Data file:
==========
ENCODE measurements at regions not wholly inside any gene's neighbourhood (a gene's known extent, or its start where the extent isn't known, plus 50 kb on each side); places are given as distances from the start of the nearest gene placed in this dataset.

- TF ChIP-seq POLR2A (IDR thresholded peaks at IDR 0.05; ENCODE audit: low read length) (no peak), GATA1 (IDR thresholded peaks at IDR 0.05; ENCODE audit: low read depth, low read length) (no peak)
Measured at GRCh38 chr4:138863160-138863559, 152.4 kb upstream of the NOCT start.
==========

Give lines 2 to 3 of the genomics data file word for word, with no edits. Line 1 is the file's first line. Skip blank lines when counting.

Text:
- TF ChIP-seq POLR2A (IDR thresholded peaks at IDR 0.05; ENCODE audit: low read length) (no peak), GATA1 (IDR thresholded peaks at IDR 0.05; ENCODE audit: low read depth, low read length) (no peak)
Measured at GRCh38 chr4:138863160-138863559, 152.4 kb upstream of the NOCT start.